Even with these two factors, the biggest reason it is harder getting upgraded on United is that they do not want to give as many complimentary upgrades away as they used to. I do not think United wants to 100 percent do away with CPU’s (it is one of the main reasons they have been able to gain so many Elite members). They just would rather have someone pay or use their miles to get upgraded. I feel that both Delta and United would like to see the main benefit for their mid-level Members be; preferred seating, free checked bags, and priority boarding and only upgrade their very highest members (Global Service for United and Diamond for Delta) or those willing to pay or use miles. The difference with United from Delta, is that United actively promotes upgrades on their flights. On several occasions this year I have gotten e-mails that upgrades are available on flights I am taking and I can either use miles or pay to upgrade. I guess this is also a way to even the playing field for Gold (who I imagine rarely get upgraded these days), Silver, and general members. They can now leapfrog a Premier Platinum or higher to get a first class seat. Thus, also making it harder for a 1K to receive an upgrade. As an example, these past two months, on three occasions, I was number one on the upgrade list when it checked-in full. On each of those flights there were plenty of seats free in First Class when I bought my ticket and four days prior to departure (on each of these flights I received that e-mail about upgrading, even though I was within the 100 hour window for CPU’s). Now there are other factors that may have also caused me to miss an upgrade by one person, like the fare I payed, when I bought my ticket and when I checked in for the flight. But, I am a 2 Million Miler with United, fly at least 60 segments a year, and have been a 1K for each year for almost the last 20 years (wow, I am getting old 🙁 ) . So I can see trends. Not getting upgraded is one thing, but being #10 or higher on the upgrade list on a flight from MSY to IAH or SFO to SAN confirms that things have changed.
Another example of how United does not want to give free upgrade’s away. Getting upgraded to Hawaii used to be one of the hardest markets to get upgraded on. To United’s credit they offer CPU’s to Hawaii. The service (patstravelreviews.com/united-first-class-review-from-honolulu/) is basically the same to their other domestic routes with a few exceptions (they do fly some aircraft with BusinessFirst seating to Hawaii) . But recently it has become easy using miles (or Regional/Global upgrades) to upgrade to Hawaii. I have flown to Hawaii twice this year and was able to use my Regional upgrades with ease. To my surprise, I was even able to secure an upgrade for my wife and I on a flight that only had a few seats free in First Class (something that would never happen on other routes). Again, my take on this was that United just didn’t want to give away a complimentary upgrade on this route (and obviously didn’t feel they could sell those seats). Where it is not easy using miles or Global/Regional Premier upgrades are on United’s International flights and their p.s. Premium service between JFK & LAX/SFO. United does not give away CPU’s on these flights. Because of this, the upgrade list is usually small on these flights. I was unable to gain an upgrade in advance on the three p.s. Premium (http://patstravelreviews.com/united-airlines-757-premium-service-review-between-jfk-and-lax-sfo/) flights I took this year, nor on two International flights I wanted to take (decided not to take the chance and flew another airline), however, I was upgraded at the gate or within 24 hours of departure on all three p.s. flights (another sign the economy is doing better, these flights are not cheap and they do seem to sell most of the seats).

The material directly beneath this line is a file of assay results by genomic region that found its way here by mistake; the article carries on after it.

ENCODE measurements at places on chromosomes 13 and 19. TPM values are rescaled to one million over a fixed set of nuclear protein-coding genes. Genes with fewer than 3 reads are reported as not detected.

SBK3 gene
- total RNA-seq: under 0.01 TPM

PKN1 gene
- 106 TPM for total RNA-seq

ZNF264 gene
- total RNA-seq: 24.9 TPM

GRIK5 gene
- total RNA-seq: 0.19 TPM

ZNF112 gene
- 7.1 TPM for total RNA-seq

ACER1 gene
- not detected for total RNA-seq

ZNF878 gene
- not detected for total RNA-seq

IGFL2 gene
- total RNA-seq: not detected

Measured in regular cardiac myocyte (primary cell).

Lastly, in the past few months I have noticed that United has lowered their First Class fares on several routes (another sign they do not want to give CPU’s away). About two years ago both Delta and American started having more reasonable First Class fares, but never United. Earlier today I went to buy a ticket to ORD from San Diego and a one-way Economy ticket was $225 while the First Class fare was only $365. For that small difference I would probably just buy the First Class fare. This obviously lessens the number of seats that are available for upgrade when the window becomes available.
As I said, I was originally writing this post as an update to my experiences in 2012 (which were light-years different than prior to the merger). But as I write this and re-live the flights I have taken this year. There is not really much to update. Again, I am not complaining about not getting upgraded. I think complaining by high level Mileage Plus Elite members has given United the confidence that they can change the way one earns Premier status (I know this is why Delta decided to change their program and introduced the spending requirements to earn Medallion level). What bothers me and why I decided to readdress this topic is that United is being even more aggressive in not wanting to give away upgrades. I have no problem with them lowering their First Class fares and not getting upgraded because someone actually paid to fly in First Class (although, I think this is a precursor to even worse service in First). Plus, it makes sense that they do not want to give away something for nothing. Except when that nothing is loyalty.